Warning: Creating default object from empty value in /afs/ir.stanford.edu/group/womenscourage/cgi-bin/blogs/wpmu-settings.php on line 45

Warning: Cannot modify header information - headers already sent by (output started at /afs/ir.stanford.edu/group/womenscourage/cgi-bin/blogs/wpmu-settings.php:45) in /afs/ir.stanford.edu/group/womenscourage/cgi-bin/blogs/wp-includes/feed-rss2-comments.php on line 8
Comments on: Elephant in the room…part 2 http://stanford.edu/group/womenscourage/cgi-bin/blogs/familyplanning/2008/11/13/elephant-in-the-roompart-2/ Subject to Terms of Use: See http://www.stanford.edu/home/atoz/terms.html Sat, 12 Sep 2009 00:15:21 -0700 http://wordpress.org/?v=2.8.4 hourly 1 By: Maggie Chen http://stanford.edu/group/womenscourage/cgi-bin/blogs/familyplanning/2008/11/13/elephant-in-the-roompart-2/comment-page-1/#comment-283 Maggie Chen Sun, 16 Nov 2008 06:41:03 +0000 http://stanford.edu/group/womenscourage/cgi-bin/blogs/familyplanning/?p=101#comment-283 I like how you straight-forwardly stated the larger question you've been trying to answer throughout the entries. I don't think you can remove gender bias from a reproduction or sexual health-related system. Ideas about what it means to be a man or a woman (or perhaps transgender or a different gender) and the positive and negative implications of those meanings will always be around. However, I do think that you can bring more equality to how population control systems view gender. Throughout your dialogue on China, I kept thinking, "Where are the vasectomies??" If the government is offering, and perhaps pushing, birth control and sterilization for women, they should devote an equal amount of attention to men (vasectomy and maybe condoms would be the main ones, until we develop a darn birth control pill for men, we can talk more about this if you want). This assumes a perspective that men and women have somewhat equal hands in the creation of a fetus, but I think this might have a shot at changing the gender bias in population control. I like how you straight-forwardly stated the larger question you’ve been trying to answer throughout the entries. I don’t think you can remove gender bias from a reproduction or sexual health-related system. Ideas about what it means to be a man or a woman (or perhaps transgender or a different gender) and the positive and negative implications of those meanings will always be around. However, I do think that you can bring more equality to how population control systems view gender. Throughout your dialogue on China, I kept thinking, “Where are the vasectomies??” If the government is offering, and perhaps pushing, birth control and sterilization for women, they should devote an equal amount of attention to men (vasectomy and maybe condoms would be the main ones, until we develop a darn birth control pill for men, we can talk more about this if you want). This assumes a perspective that men and women have somewhat equal hands in the creation of a fetus, but I think this might have a shot at changing the gender bias in population control.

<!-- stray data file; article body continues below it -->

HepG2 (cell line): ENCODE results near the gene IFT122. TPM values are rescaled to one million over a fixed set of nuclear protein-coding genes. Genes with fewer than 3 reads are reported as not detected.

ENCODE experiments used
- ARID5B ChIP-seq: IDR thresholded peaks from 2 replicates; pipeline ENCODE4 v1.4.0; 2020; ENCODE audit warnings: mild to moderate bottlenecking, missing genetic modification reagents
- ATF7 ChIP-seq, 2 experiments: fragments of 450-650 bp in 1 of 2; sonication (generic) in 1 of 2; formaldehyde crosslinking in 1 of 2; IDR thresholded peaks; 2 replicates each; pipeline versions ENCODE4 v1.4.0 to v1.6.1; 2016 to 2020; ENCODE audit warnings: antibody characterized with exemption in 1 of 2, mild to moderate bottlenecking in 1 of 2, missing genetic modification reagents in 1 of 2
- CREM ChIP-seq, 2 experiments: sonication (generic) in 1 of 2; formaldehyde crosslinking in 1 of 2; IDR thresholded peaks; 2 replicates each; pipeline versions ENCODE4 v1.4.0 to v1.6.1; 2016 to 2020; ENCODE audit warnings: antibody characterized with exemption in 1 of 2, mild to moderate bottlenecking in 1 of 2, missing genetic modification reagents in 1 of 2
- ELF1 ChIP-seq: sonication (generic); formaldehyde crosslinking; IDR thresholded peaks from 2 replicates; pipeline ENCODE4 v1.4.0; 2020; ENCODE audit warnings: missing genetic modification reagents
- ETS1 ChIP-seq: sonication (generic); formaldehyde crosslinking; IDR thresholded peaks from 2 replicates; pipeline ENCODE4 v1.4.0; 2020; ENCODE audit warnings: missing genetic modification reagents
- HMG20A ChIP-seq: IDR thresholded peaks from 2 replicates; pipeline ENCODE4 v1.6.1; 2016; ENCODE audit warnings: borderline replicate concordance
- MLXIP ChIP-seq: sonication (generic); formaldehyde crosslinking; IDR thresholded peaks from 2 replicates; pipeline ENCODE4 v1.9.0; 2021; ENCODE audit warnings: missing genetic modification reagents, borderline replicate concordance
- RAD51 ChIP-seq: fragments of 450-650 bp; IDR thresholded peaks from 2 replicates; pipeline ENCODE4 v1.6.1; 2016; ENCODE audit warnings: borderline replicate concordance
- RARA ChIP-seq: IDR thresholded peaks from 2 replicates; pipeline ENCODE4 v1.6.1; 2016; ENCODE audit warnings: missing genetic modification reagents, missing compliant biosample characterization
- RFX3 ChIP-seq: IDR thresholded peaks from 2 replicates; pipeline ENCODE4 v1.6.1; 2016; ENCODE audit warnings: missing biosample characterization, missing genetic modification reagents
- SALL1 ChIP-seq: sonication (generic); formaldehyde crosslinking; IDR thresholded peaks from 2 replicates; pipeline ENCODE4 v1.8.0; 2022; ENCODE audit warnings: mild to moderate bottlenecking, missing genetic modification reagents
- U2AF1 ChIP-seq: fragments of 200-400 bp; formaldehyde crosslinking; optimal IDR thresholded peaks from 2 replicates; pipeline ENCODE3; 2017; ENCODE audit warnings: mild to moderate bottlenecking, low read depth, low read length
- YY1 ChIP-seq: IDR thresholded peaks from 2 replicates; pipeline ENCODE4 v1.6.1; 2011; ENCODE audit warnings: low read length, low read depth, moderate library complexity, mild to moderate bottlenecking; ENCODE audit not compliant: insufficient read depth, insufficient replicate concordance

]]>